Dillon: More than 5 years left

5-17-01, 3:55 p.m.

Updated: 5-18-01, 10:45 a.m. with chart.

BY GEOFF HOBSON

Memo to agent David Dunn and Bengals executive vice president Katie Blackburn:

Corey Dillon is shooting for another contract after the 2005 season.

Only the incomparable Jim Brown gained more yards on fewer carries on the list of running backs with the best first four-year rushing stats in NFL history , which is a major reason he doesn't think his new five-year deal is going to be his last NFL contract.

There is plenty of tread on the tires for a guy who turns 27 on Oct. 24. And he's lobbying for more work. He wants to change the scheme of the last few years and remain on the field for third down running and receiving.

He knows he's going to get more work with Dick LeBeau in his first full season as head coach. In fact, Dillon does a great imitation of LeBeau talking to the team in the way he emphasizes words with his body sway:

"We've got a four-straight 1,000-yard rusher and we're going to run the football."

Plus, quarterback Jon Kitna, who worked this offense in Seattle, has marked Dillon down for 40 catches.

"I have less carries and about the same amount of yards," Dillon said Thursday of the top running backs. "That has to tell you something. To me, that's a plus. Maybe nine years for one guy is 12 or 14 for me. I'm going to go until I can't run anymore. I can't guarantee anything, but if it pans out and the Lord keeps me healthy, I don't see why not."

Dillon's 4,894 yards on 1,073 rushes is the 11th best four-year start in NFL history. But the only man ahead of him with fewer carries is Brown with 5,055 yards on 964 carries.

The top three Eric Dickerson (6,968) , Earl Campbell (6,453), Terrell Davis (6,413) all had at

least 270 more carries than Dillon. Dillon never had more than 263 carries in a season until he carried 315 times last year.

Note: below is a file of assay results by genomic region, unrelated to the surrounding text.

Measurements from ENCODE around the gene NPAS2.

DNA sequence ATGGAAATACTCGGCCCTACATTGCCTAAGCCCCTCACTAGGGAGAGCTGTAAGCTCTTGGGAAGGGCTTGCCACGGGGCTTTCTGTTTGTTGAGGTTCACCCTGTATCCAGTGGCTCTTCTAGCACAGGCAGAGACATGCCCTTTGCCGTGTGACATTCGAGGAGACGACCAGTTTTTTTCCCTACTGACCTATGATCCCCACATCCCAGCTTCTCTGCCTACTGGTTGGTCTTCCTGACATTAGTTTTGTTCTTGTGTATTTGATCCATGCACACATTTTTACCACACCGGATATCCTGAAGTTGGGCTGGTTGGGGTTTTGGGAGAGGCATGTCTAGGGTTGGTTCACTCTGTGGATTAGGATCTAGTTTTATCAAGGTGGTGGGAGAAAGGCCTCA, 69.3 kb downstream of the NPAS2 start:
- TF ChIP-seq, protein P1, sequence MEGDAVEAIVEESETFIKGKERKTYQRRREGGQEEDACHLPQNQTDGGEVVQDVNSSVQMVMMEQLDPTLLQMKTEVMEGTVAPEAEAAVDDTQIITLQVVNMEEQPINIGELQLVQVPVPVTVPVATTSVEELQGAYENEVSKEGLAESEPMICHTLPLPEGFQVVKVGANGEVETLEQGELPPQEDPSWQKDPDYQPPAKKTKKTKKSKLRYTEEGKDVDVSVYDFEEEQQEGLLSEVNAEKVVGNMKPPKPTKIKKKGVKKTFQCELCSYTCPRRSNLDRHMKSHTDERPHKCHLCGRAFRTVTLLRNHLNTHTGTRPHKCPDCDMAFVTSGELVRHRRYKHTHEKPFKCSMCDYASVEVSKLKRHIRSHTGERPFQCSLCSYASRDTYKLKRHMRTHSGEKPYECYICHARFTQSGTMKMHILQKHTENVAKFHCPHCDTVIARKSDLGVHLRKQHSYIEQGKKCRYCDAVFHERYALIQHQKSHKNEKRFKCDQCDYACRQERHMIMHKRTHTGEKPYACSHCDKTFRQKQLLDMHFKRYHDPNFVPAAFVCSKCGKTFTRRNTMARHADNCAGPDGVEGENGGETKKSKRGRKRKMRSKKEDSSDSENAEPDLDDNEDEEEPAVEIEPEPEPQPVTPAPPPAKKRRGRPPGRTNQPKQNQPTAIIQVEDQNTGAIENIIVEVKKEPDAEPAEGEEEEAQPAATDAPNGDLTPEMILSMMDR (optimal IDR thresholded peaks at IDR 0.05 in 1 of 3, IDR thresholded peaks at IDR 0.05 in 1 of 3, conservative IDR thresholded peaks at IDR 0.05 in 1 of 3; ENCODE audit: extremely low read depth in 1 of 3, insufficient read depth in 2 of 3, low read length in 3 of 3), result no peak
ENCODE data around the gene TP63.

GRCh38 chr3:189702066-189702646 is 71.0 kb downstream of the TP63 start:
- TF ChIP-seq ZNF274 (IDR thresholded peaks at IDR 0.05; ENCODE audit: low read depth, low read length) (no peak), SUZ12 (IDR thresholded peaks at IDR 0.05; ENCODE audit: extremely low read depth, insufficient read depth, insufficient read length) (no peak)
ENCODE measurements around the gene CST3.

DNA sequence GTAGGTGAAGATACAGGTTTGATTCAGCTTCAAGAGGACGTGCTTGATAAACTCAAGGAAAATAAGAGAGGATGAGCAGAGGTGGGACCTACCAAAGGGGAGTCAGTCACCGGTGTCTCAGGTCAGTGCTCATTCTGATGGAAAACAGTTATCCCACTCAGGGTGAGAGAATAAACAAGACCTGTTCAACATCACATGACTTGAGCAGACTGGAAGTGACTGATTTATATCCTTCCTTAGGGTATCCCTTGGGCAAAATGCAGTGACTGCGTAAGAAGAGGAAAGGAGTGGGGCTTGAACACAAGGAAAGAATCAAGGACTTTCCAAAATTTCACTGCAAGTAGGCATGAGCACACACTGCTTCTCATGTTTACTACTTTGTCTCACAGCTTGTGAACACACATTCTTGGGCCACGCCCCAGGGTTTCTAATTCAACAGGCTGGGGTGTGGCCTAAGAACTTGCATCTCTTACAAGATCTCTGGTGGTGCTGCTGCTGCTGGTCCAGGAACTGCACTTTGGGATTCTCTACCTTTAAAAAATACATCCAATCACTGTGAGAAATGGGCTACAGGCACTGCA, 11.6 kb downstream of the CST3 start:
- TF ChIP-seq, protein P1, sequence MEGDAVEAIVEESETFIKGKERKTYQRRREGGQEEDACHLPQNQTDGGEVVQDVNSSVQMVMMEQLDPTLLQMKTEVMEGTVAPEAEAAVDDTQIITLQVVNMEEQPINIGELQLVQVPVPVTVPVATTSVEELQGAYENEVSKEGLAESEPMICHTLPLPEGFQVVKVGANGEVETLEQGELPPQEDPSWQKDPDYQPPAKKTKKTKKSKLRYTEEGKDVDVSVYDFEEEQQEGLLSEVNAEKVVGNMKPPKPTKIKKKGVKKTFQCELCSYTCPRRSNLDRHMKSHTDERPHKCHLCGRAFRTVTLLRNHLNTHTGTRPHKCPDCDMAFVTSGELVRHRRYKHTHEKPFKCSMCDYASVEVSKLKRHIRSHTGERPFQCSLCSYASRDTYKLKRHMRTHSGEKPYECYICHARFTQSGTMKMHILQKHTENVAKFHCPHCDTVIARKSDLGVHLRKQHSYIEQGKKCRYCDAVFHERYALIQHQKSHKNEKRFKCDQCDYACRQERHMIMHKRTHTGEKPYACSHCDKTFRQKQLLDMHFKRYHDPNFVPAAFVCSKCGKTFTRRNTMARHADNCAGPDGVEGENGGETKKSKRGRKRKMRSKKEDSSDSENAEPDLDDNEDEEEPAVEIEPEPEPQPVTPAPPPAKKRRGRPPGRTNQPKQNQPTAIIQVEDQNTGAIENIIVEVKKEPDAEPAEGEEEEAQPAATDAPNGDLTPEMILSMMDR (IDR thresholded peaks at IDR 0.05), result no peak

Eddie George, Dillon's contemporary with the Titans, had 287 more carries than Dillon in his first four seasons and is sixth on the list with 471 more yards at 5,365.

"He hasn't had to be the workhorse even though he has been the workhorse," said running backs coach Jim Anderson. "Maybe in the games, you're behind, and maybe you're throwing the ball more than you want because we're trying to catch up. Those are some of the reasons he didn't get the carries he could have gotten.

"But last year we solidified our offense by giving him the ball," Anderson said. "There was the commitment to giving him the ball."

Commitment? In the 49 games before LeBeau became head coach. Dillon averaged 16.3 carries per game. After LeBeau, it was 21. And remember, Dillon didn't start nine games as a rookie.

His goal is to keep running.

"I would love to do what Walter Payton did," Dillon said. "He was one of the greats who stayed in the game a long time. That means something to me."

Payton, the NFL's all-time rushing leader with 16,726 yards, did it on 3,838 carries in 13 seasons.

Dillon is 2,765 carries shy of Payton. If he averages what he did last year 315 attempts it would take him 8.8 more seasons to match Payton's total carries. Which would take him into his 13th season.

Of the six retired running backs ahead of Dillon on best four-year start chart, they played at least eight seasons (Earl Campbell) and as long 14 years (Ottis Anderson). Half of the top ten have played at least 10 seasons.

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